The cyclical course of dysphoria and stress among married women was demonstrated in a stress and depression study by Joanne Davila, Thomas Bradbury, Catherine Cohan, and Shelly Tochluk (1997). These researchers tested 154 newlywed couples assessing depressive symptoms, marital stress, support perceptions, and support behavior. The assessment was carried out shortly after the wedding and again one year later. The results indicated that depression symptoms caused marital stress to increase and social support to decrease and these changes, in turn, increased stress.
Ms. Davila (2001) later writes...(1) that marital conflicts, stressful and unsupportive marriages, and divorce can cause dysphoria and depression; (2) that dysphoria and depression can cause marital dissatisfaction and stress; and (3) spouses who are experiencing dysphoria and depression tend to treat each other badly.
The reason that stress can contribute to both depression symptoms such as sadness and to the illness of clinical depression is both biological and psychological according to the stress and depression research.
Science is just beginning to understand how stress affects the body causing depression. One process has recently been discovered by an international team of researchers. This team focused on a gene--the serotonin transporter gene--which regulates the levels of a brain chemical called serotonin.
Serotonin carries messages from one brain cell to another. Serotonin is also involved in regulating sleep.
There are two types of serotonin transporter genes--a short type and a long type. Everybody has two genes; therefore, a person may have two long genes, two short genes, or one long and one short gene.
Having at least one short gene makes a person more likely to develop depression when experiencing stress. In the study, 33 percent of the subjects who had one or two short genes developed depression in response to stress. Only 17 percent of the subjects with two long genes developed depression in response to stress (Carlson, 2003; Caspi, Sugden, Moffitt, Taylor, Craig, Harrington, McClay, Mill, Martin, Braithwaite, & Poulton, 2003).
Another chemical which seems to be involved in the stress and depression relationship is a hormone named Corticotropin-releasing factor (CRF). CRF helps you manage stress by triggering the release of two other stress hormones, adrenocorticotropic hormone and cortisol.
These hormones gear-up various systems in your body generating energy so that you can meet the challenges presented by the stressful situation. Evidence is accumulating that too much CRF may contribute to stress related depression ("Depression and Stress Hormones," n.d.).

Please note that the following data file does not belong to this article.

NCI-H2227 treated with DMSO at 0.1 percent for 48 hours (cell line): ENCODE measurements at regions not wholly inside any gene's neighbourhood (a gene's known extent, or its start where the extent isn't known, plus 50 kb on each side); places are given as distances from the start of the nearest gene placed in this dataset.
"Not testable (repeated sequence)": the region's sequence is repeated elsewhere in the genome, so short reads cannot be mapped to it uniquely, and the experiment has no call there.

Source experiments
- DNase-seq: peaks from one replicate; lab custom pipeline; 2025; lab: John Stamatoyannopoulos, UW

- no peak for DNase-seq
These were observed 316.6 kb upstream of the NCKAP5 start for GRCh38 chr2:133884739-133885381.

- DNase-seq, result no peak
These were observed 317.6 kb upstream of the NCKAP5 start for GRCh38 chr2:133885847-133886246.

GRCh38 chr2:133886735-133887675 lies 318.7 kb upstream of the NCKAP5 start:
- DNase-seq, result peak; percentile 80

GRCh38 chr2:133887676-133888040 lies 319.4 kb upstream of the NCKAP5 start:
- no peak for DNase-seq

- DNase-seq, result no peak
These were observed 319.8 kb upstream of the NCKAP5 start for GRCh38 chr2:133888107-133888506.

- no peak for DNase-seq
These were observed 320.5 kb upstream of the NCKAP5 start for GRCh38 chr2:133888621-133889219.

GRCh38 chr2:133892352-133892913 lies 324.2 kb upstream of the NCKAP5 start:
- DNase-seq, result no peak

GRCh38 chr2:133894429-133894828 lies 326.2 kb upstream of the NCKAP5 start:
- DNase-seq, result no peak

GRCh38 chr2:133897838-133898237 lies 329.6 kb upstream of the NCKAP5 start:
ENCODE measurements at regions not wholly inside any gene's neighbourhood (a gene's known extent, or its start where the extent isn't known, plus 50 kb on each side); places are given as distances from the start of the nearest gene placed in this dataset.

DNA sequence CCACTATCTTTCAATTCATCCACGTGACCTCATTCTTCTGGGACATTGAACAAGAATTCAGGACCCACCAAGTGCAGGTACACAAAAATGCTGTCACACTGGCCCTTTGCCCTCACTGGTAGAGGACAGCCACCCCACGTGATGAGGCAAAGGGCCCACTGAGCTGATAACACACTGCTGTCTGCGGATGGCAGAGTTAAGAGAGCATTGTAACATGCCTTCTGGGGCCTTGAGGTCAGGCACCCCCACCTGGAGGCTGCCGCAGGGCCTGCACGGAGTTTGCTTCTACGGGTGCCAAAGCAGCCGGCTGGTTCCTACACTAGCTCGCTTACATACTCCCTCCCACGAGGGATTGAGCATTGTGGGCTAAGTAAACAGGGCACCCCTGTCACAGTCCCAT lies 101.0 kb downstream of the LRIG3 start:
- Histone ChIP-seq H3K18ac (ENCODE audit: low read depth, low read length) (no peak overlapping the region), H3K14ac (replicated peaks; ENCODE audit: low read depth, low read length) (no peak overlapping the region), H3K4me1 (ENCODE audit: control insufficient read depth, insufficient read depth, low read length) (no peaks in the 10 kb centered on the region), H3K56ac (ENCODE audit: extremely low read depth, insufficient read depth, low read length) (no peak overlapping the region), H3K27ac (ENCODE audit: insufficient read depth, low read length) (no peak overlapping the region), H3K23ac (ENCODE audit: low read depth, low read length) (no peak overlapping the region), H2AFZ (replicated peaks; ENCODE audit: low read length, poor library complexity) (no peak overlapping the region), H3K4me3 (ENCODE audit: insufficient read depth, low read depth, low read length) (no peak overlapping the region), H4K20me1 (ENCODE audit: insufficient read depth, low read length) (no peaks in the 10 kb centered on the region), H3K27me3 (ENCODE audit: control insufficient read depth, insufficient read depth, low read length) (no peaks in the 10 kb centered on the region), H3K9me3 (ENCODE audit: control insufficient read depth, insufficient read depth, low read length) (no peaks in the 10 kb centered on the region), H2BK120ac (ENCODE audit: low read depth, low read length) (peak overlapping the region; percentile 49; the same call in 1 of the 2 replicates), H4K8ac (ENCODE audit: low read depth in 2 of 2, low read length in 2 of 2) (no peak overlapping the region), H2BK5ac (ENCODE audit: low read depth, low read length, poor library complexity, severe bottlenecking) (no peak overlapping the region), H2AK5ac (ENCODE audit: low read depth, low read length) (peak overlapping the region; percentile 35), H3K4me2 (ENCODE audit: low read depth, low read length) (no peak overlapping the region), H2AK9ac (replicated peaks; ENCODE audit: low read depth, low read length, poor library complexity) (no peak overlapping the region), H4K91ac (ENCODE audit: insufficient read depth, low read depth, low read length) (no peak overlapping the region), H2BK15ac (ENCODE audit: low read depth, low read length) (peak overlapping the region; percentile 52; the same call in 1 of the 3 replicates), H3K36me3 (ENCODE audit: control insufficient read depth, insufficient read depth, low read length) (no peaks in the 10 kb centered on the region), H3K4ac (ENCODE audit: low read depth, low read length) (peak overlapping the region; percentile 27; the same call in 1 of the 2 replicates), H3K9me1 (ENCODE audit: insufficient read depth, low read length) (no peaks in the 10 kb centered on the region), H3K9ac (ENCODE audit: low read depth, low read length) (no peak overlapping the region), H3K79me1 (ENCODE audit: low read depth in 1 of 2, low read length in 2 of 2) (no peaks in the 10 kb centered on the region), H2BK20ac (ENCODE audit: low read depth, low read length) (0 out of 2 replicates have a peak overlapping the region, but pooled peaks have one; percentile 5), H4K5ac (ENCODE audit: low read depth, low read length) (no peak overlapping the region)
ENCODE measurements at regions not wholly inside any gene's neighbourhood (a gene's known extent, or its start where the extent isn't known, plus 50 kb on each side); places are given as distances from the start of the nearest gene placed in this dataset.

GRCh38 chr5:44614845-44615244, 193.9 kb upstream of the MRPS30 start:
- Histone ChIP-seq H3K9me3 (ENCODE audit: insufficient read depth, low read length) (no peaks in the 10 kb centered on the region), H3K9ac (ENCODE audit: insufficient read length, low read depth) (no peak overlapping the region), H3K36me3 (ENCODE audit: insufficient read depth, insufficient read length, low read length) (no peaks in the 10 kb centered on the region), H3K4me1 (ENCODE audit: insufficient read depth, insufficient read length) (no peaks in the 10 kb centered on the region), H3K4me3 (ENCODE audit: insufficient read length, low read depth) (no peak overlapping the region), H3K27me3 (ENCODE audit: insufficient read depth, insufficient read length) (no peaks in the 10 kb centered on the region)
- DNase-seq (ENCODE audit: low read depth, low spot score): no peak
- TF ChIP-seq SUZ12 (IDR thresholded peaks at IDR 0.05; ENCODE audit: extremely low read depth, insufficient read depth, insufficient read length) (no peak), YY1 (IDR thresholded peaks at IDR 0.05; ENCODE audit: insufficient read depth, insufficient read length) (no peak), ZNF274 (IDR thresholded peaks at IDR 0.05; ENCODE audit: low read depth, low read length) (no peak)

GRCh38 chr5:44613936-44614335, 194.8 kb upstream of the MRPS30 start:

Psychology Can Help You Cope
There are several psychological factors which influence the stress and depression relationship.
One such factor is the resources which are available to you when you are experiencing the stress. Several studies have shown this to be the case.
One stress and depression research project involved 326 adults who were studied for ten years. During the course of the study, it was found that in stressful circumstances, depression symptoms increased as resources were lost and depression symptoms decreased as resources were gained (Holahan & Moos, 1991).
Another stress and depression study of 254 adults found that personal and social resources, such as family support, helped reduce depression and improve psychological health and adaptive coping strategies both during times of high stress and times of low stress (Holahan, Moos, Holahan, & Cronkite, 1999).
Judith Siegel and David Kuykendall (1990) in their stress and depression research found that when elderly men lose a family member, other than a spouse, they experienced increased depression. If a man had a spouse or was a member of a church or temple the impact of the loss was less. Thus, the resources of marriage and church or temple membership help protect men from depression when they experienced the stress of family loss.
Social support was again found to help reduce depression during times of stress in a stress and depression study involving 714 women who had experienced financial and material loss. In this study a group of researchers found that depression symptoms increased. The increase in symptoms was less, however, when the women had social support (Hobfoll, Johnson, Ennis & Jackson, 2003).